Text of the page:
Thursday, 11 November 2010

"I place a delphinium, Blue, upon your grave" - Derek Jarman's BLUE

As part of CineCity 2010, Brighton's own film festival (one of the patron's being 'the other man in black' Nick Cave), there will be a screening of Derek Jarman's last film, BLUE, with a live soundtrack by Simon Fisher Turner and a narration by by poet and musician Black Sifichi.

The performance will take place on World Aids Day, 1st December, 6.30 p.m. at the wonderful Duke of York's Picture House.
More details on this event here on the CineCity website, some copied here:

BLUE, Jarman’s most personal and experimental film was made just a year before his death in 1994 from AIDS. By this stage treatments for the virus made him see everything through a blue haze, prolonging his life but destroying his eyesight. Though his final work, the idea of a film inspired by Yves Klein and the colour blue was something Jarman had explored throughout his career.

The viewer is immersed in a field of blue light, pure cobalt blue, to fully focus on the soundtrack as Jarman free associates around the artistic, philosophical and metaphysical meanings of blue — sky, water, flowers, a boy named Blue, sadness, the infinite — connecting them to his life and body of work.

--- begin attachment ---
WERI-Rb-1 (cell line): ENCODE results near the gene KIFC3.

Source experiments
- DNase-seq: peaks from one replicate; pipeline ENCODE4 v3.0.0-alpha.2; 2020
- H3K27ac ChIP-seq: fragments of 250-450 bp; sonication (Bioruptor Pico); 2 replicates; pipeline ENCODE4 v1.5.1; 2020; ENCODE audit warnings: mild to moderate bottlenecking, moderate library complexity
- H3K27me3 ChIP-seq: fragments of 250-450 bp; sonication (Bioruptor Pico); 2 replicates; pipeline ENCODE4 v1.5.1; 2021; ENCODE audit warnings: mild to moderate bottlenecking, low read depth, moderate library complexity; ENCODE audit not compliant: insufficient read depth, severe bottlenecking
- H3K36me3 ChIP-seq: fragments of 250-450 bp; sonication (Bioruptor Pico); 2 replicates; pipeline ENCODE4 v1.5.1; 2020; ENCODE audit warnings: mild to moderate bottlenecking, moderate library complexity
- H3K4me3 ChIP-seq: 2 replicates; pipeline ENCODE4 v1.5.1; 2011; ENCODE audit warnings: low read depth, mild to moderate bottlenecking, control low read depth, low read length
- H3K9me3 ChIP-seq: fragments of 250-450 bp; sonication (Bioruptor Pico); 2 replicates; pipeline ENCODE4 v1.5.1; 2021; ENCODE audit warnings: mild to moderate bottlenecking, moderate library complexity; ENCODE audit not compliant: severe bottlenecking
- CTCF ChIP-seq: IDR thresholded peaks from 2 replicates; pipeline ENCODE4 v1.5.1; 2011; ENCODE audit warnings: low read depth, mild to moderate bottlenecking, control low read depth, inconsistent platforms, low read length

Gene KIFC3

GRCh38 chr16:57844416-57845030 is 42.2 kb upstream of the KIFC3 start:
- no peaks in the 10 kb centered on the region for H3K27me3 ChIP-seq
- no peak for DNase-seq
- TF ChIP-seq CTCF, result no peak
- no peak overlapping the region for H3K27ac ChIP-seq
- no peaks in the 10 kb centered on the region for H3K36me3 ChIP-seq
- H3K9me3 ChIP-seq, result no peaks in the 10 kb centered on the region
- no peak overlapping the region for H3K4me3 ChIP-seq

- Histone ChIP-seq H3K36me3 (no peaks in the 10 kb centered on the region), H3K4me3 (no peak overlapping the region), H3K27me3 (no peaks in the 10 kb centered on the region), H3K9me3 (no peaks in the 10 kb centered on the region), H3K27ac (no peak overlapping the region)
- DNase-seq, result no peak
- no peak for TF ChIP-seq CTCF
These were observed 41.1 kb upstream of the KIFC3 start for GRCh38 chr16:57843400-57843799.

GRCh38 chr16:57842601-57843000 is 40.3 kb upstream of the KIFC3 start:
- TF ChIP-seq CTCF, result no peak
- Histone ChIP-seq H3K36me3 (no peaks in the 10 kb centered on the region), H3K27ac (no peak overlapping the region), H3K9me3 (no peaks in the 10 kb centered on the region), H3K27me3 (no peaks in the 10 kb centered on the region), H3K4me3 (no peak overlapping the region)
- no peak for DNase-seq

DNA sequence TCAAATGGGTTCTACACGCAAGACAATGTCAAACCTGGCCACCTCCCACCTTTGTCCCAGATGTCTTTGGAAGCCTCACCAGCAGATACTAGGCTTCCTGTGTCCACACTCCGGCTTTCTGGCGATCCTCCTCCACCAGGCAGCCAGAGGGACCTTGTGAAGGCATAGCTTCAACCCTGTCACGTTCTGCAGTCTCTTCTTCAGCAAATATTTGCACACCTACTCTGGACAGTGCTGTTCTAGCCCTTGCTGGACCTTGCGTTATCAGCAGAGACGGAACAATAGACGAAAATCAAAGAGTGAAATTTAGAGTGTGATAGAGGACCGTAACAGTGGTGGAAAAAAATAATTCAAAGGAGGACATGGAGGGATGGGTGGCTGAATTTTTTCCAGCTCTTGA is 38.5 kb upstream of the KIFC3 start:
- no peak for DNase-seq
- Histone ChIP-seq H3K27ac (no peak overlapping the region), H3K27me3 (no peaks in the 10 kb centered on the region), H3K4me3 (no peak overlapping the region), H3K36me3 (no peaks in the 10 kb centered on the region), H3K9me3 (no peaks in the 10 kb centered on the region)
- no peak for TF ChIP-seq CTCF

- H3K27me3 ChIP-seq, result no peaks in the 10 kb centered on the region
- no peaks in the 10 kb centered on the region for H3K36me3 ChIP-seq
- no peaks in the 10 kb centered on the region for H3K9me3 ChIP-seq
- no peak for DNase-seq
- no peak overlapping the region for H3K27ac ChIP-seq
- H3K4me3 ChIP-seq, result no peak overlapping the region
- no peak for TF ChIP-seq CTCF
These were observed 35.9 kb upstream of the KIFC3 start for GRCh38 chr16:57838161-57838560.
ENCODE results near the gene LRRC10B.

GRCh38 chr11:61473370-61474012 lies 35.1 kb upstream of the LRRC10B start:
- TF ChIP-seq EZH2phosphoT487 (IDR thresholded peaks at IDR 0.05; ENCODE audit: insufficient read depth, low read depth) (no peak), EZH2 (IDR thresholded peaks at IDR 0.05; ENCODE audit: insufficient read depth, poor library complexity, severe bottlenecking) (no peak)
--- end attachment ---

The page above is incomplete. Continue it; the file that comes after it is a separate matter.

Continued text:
As the blueness of the screen seems to pulse, the evocative sound collage from longtime musical collaborator Simon Fisher Turner — gongs, Berlin techno, footsteps walking on a windswept pebble beach — transports us through the daydreams and reflections of a dying man. The sound design provides the film’s narrative, its pictures and its emotional core. The ending is a beautifully pitched meditation on life’s swift passing:

Our life will pass like the traces of a cloud
And be scattered like
Mist that is chased by the
Rays of the sun
For our time is the passing of a shadow
And our lives will run like
Sparks through the stubble
I place a delphinium, Blue, upon your grave.

Jarman's last book was also on the subject of colour, and written around the time the film was made, entitled CHROMA. It is a kaleidoscopic, intelligent and fractured essay on colour(s), highly subjective and resembling an elaborate notebook or a pre-cursor of a blog. I found this fitting quote in it, which might partly explain the film BLUE:

"I've placed no colour photos in this book, as that would be a futile attempt to imprison them. [...] I prefer that the colours should float and take flight in your minds."